CAREER: Autonomous Wearable Computing for Personalized Healthcare CAREER: Autonomous Wearable Computing for Personalized Healthcare Wearables are poised to transform health and wellness through automation of cost-effective, objective, continuous, and real-time health monitoring and interventions. Currently, however, computational models for these systems are designed based on labeled training data collected in controlled settings. This has created a number of real impediments to scalability of wearables because (i) collecting sufficiently large amounts of labeled sensor data is a time consuming, labor-intensive, and expensive pro-cess that has been identified as a major barrier to personalized and precision medicine; and (ii) wearables are deployed in highly dynamic environments of the end-users whose physical, behavioral, social, and environ-mental context undergoes consistent changes. Such changes result in drastic performance degradation of the computational models trained in laboratory settings. The overarching goal of this CAREER proposal is to develop algorithms and tools that enable future wearables to learn in-situ autonomously, operate in-the-wild reliably, and adapt to the changing context of their users automatically. Intellectual Merit. This project is transformative because it will yield the first end-to-end solutions that will enable autonomous, reliable, and robust learning of wearable computing algorithms in naturalistic settings without need for collecting any labeled sensor data. The proposal aims to develop foundations of computa-tional autonomy for wearable-based health monitoring and interventions through the following intellectually rigorous objectives: Autonomous sensor data labeling: we will research methods of autonomous labeling of sensor data in a new setting (i.e., target), based on labeled training data collected in a different setting (i.e., source). We will devise algorithms for cross-subject, cross-context, cross-platform, and cross-modality labeling by developing combinatorial approaches to identify an optimal mapping from target to source. Reliable label inference: we will develop algorithms to refine labels learned through autonomous sensor data labeling or directly received from another source, to reliably infer target labels from uncertain and sporadic knowledge of a potentially unreliable and heterogeneous source. We will design adaptive non-parametric label propagation techniques that combine noisy labels with local observations of target to make reliable inferences. Robust model generation: we will investigate methods of training computational models that are robust to unknown parameters of source and adaptive to dynamically changing signal attributes. We will develop structured detection algorithms that take into account interdependency of physical/physiological events and known attributes of the application to accurately detect a wide range of health events. Validation in-the-wild: in addition to extensive in-lab testing, we will evaluate the proposed algorithms through in-field trials involving patients with heart failure, cardiac arrhythmia, and cancer. Broader Impacts. The various thrusts of this research will not only address the technical challenges in de-veloping highly performant and autonomous wearable systems, but will also enable actual monitoring of a variety of populations. This project has major broader impacts on conducting high-precision chronic disease management and on the availability of wearable-based consumer applications. In the medium-to-long-term, this will lead to the development of products and business around the concept of computational autonomy and its use in automation of health management and countless other yet un-envisioned applications. The PIs educational plan will focus on developing a new ambassador program to increase interest of under-represented minority community college students in STEM careers in general and in computer science and engineering careers in particular, developing a novel patron program to improve retention of transferred underrepresented minority students through student and parental exposure to wearable health research, en-gaging undergraduate students in research, and establishment of an interdisciplinary research-based curricu-lum on computational autonomy. The PI is committed to provide mentoring to graduate students as well as minorities; he is currently advising seven graduate students including four female students. Keywords: Wearable Computing, Self-Configuration, Machine Learning, Uncontrolled Environments.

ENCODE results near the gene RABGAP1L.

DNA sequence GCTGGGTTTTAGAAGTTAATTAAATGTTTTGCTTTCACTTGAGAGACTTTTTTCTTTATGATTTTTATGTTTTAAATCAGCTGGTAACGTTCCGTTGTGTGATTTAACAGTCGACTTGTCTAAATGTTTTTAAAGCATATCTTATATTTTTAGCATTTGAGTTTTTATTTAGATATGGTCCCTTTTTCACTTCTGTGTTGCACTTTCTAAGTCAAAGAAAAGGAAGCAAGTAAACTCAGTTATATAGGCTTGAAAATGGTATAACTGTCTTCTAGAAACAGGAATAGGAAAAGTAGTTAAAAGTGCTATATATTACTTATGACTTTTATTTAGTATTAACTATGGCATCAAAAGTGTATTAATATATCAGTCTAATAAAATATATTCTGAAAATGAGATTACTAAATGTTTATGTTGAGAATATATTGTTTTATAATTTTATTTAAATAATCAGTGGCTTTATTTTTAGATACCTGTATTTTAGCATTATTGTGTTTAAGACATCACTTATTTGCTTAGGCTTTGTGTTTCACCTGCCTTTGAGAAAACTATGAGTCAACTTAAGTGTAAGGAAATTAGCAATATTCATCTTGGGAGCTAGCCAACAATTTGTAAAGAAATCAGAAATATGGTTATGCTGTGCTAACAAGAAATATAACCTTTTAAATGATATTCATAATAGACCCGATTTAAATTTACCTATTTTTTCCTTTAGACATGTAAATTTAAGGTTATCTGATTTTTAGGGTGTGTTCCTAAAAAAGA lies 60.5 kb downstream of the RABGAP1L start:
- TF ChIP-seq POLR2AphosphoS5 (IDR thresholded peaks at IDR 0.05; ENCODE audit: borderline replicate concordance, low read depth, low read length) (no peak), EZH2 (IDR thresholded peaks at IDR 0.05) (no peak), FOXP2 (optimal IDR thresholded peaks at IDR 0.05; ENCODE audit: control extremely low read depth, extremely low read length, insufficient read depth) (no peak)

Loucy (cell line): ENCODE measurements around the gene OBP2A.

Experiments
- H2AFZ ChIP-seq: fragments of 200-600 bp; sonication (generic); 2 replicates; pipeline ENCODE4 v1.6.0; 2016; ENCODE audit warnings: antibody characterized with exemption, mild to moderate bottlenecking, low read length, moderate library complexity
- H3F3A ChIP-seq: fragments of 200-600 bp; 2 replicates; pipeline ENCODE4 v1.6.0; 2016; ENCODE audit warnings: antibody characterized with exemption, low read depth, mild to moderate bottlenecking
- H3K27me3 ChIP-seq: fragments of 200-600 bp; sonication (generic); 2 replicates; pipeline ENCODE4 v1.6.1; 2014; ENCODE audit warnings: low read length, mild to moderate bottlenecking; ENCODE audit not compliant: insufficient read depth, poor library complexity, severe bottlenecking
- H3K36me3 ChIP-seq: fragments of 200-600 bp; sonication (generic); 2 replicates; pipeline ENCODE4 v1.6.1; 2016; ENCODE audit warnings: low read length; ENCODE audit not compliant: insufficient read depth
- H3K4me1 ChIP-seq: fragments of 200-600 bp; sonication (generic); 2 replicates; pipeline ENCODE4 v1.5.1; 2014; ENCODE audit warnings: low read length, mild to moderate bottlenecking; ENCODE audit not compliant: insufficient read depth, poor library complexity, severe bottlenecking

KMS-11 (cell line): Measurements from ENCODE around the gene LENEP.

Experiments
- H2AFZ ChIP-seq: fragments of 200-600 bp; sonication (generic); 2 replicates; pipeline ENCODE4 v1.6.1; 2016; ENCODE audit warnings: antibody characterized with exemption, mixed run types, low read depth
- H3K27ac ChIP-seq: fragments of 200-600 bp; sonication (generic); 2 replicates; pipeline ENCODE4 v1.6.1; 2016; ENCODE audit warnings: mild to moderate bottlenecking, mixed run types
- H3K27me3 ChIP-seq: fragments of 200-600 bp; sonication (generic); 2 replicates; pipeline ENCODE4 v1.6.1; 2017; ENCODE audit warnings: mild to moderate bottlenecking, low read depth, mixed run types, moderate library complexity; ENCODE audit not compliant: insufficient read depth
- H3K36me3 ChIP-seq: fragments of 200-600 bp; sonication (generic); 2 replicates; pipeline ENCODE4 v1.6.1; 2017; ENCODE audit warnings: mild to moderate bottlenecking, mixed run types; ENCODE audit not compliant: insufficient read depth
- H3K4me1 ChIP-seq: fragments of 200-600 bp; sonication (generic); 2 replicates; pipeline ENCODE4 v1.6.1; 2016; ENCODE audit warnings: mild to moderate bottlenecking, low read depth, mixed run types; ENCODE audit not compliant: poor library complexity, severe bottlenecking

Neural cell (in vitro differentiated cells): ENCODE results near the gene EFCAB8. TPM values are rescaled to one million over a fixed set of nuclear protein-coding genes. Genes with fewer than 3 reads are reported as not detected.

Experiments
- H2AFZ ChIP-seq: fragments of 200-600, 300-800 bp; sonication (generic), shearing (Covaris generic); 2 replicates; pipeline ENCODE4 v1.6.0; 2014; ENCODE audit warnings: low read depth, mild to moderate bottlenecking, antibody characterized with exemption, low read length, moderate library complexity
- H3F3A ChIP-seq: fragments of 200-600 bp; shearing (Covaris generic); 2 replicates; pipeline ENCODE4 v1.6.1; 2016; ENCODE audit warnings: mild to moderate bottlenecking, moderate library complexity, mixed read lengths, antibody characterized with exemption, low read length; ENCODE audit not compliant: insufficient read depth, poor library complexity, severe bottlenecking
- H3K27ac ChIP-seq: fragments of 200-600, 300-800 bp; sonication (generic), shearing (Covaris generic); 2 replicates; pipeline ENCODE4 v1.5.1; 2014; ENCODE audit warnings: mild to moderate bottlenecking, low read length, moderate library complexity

|Effective start/end date||11/5/21 → 4/30/24|
- NSF-CISE: Computer and Network Systems (CNS): $247,721.00
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